Professor Eric Van Cutsem told a news briefing today (Thursday 30 September) at the EORTC-NCI-AACR Symposium on Molecular Targets and Cancer Therapeutics that a trial, conducted in Belgium and the USA, had demonstrated that the more severe the rash the better the patients' tumours had responded to the treatment and the longer was their median survival.
Professor Van Cutsem, who is head of the Digestive Oncology Unit and Professor of Medicine at University Hospital Gasthuisberg in Leuven, said 346 patients with advanced colorectal cancer were treated in the study in Leuven and other Belgian and U.S. centres.
All the patients had metastatic cancer and had failed to respond to at least two prior chemotherapy regimens, although all still had a reasonable quality of life, either being fully active or at least still able to carry out light work.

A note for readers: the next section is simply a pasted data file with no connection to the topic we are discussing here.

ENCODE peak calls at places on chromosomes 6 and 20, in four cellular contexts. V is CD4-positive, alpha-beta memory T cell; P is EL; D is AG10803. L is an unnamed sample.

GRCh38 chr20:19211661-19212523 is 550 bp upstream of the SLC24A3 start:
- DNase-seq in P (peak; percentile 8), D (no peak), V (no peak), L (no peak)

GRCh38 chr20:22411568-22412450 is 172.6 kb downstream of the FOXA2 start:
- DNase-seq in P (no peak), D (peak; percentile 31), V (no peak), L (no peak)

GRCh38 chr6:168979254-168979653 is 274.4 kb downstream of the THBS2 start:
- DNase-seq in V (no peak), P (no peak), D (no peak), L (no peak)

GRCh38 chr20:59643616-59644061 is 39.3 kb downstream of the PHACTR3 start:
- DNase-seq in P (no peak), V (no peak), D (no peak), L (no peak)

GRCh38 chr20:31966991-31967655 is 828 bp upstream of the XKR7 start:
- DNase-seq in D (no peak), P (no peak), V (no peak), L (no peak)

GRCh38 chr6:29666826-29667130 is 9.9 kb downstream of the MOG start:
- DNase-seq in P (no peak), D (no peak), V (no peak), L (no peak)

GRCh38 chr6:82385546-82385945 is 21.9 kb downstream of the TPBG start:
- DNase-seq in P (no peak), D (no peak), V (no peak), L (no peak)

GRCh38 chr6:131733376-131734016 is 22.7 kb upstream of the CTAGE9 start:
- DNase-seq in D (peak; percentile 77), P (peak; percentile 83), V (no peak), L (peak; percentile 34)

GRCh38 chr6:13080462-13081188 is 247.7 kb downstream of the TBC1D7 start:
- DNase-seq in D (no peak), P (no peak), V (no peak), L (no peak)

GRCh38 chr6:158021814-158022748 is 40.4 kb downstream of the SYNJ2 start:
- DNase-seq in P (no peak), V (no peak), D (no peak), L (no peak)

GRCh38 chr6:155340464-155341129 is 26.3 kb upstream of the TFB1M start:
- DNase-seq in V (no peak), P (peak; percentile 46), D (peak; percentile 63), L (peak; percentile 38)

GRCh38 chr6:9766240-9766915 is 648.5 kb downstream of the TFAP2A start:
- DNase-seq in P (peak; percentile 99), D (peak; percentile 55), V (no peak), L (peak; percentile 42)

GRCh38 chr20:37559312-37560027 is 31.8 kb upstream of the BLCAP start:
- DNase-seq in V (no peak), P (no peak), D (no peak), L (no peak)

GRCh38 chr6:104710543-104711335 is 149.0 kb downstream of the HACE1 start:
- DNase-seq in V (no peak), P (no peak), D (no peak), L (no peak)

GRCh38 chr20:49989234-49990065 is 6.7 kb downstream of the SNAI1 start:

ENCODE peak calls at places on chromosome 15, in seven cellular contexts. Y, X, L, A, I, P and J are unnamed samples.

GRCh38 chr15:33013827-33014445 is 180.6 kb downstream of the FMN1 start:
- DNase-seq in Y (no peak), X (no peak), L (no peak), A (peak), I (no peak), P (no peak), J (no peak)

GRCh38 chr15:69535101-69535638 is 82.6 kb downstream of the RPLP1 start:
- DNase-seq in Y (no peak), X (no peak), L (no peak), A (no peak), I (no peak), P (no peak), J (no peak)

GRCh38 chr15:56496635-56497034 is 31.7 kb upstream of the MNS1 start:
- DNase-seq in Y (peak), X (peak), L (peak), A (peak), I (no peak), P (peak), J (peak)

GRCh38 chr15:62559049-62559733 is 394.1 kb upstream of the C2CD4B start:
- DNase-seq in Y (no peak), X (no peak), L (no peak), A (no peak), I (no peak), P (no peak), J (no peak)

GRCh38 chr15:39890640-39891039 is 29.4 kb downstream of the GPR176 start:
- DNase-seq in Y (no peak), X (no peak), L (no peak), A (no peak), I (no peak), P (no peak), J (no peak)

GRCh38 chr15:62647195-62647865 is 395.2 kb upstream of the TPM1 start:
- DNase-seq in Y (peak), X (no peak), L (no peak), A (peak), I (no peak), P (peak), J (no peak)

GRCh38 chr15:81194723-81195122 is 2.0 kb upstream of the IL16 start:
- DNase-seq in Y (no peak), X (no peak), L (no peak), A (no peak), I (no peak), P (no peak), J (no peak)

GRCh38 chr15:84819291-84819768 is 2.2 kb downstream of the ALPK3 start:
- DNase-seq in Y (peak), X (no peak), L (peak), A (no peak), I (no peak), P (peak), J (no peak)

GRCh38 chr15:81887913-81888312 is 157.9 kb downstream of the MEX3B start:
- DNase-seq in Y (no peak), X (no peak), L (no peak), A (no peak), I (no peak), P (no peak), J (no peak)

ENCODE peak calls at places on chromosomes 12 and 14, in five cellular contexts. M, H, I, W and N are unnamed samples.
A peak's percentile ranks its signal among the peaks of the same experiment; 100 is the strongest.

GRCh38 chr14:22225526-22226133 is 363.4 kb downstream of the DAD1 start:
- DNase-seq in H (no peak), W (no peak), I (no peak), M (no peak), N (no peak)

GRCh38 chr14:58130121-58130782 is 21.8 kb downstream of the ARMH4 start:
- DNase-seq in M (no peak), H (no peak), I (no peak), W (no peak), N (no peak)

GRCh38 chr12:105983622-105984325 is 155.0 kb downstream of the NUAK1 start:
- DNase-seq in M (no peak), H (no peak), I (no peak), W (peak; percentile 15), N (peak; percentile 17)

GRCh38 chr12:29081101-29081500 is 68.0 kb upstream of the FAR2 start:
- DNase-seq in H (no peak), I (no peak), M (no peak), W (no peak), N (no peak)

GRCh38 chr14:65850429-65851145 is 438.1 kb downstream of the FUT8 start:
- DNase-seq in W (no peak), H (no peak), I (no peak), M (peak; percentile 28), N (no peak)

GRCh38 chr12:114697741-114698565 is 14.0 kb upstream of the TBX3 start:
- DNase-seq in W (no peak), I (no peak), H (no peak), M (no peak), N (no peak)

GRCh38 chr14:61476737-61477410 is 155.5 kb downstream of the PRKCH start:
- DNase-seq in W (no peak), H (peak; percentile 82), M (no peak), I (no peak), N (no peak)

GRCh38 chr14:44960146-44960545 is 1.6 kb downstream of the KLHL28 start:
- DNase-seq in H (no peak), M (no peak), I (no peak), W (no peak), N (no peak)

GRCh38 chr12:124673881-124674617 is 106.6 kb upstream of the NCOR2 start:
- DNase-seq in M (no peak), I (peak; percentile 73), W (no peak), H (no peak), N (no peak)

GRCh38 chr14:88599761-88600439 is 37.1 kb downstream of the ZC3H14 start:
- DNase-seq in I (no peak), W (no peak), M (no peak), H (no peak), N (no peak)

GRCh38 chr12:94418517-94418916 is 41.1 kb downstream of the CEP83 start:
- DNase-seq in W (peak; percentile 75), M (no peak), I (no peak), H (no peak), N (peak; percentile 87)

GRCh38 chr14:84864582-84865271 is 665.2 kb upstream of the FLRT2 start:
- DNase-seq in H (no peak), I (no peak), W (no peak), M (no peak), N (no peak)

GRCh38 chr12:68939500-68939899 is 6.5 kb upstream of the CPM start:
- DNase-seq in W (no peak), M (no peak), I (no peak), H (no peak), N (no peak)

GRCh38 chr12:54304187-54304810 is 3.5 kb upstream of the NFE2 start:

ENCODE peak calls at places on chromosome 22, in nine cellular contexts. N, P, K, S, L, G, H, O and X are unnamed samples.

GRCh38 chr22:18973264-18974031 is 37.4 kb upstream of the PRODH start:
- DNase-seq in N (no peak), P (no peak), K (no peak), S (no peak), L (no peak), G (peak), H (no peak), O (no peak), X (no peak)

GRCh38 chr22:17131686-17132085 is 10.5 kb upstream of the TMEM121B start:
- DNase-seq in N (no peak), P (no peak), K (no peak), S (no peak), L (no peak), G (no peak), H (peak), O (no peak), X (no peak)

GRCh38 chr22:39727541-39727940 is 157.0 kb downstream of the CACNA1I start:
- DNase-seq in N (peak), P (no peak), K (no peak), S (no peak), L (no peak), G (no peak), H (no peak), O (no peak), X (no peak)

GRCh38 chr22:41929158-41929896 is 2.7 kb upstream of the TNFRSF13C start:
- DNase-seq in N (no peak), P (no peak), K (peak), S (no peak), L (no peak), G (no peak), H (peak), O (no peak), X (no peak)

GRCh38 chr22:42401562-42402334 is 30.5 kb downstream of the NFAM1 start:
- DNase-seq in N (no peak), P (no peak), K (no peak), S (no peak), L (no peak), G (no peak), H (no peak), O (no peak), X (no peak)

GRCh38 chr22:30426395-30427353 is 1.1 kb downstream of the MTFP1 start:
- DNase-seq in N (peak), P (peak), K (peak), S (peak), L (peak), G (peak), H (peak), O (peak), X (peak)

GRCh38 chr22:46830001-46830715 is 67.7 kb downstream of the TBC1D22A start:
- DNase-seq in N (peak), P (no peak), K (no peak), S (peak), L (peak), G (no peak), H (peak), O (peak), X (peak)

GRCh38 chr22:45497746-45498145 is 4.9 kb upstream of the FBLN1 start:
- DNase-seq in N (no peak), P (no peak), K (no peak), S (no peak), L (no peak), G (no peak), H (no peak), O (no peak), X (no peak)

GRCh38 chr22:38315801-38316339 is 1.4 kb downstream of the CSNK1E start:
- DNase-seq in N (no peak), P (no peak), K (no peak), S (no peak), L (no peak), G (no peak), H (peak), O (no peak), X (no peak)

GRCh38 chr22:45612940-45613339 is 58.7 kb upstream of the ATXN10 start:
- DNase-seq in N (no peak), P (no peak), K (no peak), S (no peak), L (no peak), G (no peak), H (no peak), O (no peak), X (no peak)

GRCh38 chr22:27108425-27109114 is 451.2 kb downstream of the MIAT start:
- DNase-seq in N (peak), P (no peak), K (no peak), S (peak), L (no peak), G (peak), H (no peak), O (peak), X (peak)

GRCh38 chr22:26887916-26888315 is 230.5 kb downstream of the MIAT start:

Cetuximab, also known as Erbitux, is a new targeted treatment a monoclonal antibody designed to home in selectively on a protein called the epidermal growth factor (EGFR). EGFR is found on the surface of some cells and plays a role in regulating cell growth. Cetuximab interferes with the growth of cancer cells by binding to EGFR. It is approved by the Food and Drug Administration in the USA for use with the cancer drug irinotecan for colorectal cancer that has failed other treatments. It is also the first monoclonal antibody targeting EGFR to have gained marketing authorisation in Europe and is now being evaluated in first-line treatment of colorectal cancer, with promising results.
Professor Van Cutsem said that the acne-like rash was also a side effect of other EGFR inhibitors but it was not
Contact: Margaret Willson
European Organisation for Research and Treatment of Cancer